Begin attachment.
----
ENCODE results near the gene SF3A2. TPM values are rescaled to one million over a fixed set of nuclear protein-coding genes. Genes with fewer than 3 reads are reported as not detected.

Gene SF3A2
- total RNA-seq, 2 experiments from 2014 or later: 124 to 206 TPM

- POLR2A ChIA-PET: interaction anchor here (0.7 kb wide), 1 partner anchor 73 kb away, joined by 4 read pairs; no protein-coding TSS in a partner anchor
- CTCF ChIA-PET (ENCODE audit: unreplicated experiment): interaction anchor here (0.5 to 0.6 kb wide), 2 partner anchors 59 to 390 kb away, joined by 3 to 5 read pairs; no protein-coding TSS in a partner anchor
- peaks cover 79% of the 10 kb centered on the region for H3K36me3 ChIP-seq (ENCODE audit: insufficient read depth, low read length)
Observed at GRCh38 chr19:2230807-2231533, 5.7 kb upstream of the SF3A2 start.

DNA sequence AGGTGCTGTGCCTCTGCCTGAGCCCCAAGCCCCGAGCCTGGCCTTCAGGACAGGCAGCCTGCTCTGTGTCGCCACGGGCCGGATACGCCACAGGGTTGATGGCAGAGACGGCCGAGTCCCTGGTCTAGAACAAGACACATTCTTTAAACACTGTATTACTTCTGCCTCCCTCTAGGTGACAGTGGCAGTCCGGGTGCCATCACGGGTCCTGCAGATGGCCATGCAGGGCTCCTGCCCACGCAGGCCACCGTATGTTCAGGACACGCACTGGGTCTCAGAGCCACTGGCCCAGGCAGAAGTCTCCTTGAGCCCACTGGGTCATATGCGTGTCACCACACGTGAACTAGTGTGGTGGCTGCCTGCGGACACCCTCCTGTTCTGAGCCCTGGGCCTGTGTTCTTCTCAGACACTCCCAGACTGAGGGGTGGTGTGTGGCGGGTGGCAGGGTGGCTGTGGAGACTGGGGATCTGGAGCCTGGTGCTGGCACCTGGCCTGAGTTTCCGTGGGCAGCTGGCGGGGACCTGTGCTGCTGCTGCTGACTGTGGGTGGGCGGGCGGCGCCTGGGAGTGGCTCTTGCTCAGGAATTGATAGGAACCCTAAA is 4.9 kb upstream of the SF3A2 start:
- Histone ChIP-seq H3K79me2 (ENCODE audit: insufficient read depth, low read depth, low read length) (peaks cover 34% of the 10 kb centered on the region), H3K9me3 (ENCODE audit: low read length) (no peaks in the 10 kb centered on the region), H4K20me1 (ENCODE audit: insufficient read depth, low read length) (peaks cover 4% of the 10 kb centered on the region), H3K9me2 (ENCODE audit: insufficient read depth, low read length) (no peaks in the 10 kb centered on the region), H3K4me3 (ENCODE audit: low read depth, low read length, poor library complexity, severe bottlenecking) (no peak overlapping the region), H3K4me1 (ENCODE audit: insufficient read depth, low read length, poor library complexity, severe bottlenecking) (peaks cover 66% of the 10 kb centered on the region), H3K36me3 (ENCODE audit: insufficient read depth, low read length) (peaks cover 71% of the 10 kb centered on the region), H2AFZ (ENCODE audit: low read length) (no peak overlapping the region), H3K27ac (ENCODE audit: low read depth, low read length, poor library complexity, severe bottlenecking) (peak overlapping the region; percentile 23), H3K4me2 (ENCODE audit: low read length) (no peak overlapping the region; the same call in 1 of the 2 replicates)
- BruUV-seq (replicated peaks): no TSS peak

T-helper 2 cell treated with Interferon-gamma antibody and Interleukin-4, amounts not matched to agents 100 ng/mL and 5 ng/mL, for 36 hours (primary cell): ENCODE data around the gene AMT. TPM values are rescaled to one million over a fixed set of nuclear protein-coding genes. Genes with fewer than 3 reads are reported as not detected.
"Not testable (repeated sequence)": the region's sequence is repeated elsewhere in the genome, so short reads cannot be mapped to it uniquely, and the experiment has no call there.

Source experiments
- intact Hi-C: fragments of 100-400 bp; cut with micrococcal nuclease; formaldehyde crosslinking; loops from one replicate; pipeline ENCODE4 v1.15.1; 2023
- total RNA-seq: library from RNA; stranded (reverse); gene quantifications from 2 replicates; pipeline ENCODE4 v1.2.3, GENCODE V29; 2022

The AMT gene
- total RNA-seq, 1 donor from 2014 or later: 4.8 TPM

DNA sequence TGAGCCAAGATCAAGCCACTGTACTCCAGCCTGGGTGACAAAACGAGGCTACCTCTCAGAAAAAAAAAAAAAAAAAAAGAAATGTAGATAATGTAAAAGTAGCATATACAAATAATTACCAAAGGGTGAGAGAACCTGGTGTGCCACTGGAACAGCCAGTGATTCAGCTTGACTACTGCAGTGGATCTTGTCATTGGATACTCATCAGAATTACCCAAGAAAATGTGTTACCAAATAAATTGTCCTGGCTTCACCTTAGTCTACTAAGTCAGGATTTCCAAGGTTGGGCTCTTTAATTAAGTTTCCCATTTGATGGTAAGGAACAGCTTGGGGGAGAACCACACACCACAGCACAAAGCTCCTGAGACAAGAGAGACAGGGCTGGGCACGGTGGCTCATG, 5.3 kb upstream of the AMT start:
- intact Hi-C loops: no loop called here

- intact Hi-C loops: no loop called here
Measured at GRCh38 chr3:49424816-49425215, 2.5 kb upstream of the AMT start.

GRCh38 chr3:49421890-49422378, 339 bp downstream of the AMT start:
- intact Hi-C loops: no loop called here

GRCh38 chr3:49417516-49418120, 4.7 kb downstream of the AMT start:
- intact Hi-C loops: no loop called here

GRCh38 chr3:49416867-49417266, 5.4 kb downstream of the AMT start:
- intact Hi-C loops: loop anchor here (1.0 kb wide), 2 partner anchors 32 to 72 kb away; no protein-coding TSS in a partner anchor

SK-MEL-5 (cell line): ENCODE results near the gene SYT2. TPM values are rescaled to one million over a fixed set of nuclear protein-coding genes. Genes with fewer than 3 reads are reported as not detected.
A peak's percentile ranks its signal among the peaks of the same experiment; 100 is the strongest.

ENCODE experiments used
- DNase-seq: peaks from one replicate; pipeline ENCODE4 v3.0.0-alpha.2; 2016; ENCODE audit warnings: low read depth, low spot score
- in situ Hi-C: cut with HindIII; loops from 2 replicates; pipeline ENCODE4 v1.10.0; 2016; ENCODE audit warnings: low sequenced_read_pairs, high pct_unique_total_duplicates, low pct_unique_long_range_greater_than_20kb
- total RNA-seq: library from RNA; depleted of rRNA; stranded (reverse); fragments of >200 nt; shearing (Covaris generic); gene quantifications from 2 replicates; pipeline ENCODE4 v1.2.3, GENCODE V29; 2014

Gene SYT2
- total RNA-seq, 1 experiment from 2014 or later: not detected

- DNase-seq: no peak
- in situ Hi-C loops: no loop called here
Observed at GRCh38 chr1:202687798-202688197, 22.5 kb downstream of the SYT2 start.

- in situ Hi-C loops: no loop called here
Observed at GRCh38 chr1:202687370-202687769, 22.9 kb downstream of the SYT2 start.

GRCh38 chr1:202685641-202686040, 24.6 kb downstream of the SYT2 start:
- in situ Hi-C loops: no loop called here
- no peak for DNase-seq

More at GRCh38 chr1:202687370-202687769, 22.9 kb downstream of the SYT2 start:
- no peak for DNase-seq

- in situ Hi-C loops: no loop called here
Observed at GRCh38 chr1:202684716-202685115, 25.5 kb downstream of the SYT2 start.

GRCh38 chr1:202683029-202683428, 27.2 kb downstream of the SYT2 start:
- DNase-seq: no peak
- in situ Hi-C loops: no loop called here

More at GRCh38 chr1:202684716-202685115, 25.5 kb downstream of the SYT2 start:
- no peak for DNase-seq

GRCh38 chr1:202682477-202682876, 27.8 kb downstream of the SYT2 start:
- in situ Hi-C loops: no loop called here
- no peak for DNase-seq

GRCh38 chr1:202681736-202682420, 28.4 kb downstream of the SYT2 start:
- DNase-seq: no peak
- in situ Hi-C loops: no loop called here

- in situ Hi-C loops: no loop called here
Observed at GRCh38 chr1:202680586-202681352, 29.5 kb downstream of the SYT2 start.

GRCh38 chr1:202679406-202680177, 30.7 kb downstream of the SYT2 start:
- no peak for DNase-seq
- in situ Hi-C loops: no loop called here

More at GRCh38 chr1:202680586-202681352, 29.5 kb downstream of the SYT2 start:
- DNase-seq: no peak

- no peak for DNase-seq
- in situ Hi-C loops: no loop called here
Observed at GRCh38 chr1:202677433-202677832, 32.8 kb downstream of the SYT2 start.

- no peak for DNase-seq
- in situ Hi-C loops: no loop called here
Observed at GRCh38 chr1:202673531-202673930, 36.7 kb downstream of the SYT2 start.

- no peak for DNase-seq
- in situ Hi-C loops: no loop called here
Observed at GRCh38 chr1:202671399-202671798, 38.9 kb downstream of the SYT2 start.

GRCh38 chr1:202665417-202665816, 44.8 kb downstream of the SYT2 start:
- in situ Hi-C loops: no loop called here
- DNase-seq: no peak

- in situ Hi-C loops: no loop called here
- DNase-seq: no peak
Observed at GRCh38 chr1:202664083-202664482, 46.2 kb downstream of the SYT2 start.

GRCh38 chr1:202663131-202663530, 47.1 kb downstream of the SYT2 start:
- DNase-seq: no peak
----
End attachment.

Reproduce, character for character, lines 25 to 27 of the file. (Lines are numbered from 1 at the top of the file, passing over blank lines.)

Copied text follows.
- intact Hi-C loops: no loop called here

GRCh38 chr3:49416867-49417266, 5.4 kb downstream of the AMT start:
- intact Hi-C loops: loop anchor here (1.0 kb wide), 2 partner anchors 32 to 72 kb away; no protein-coding TSS in a partner anchor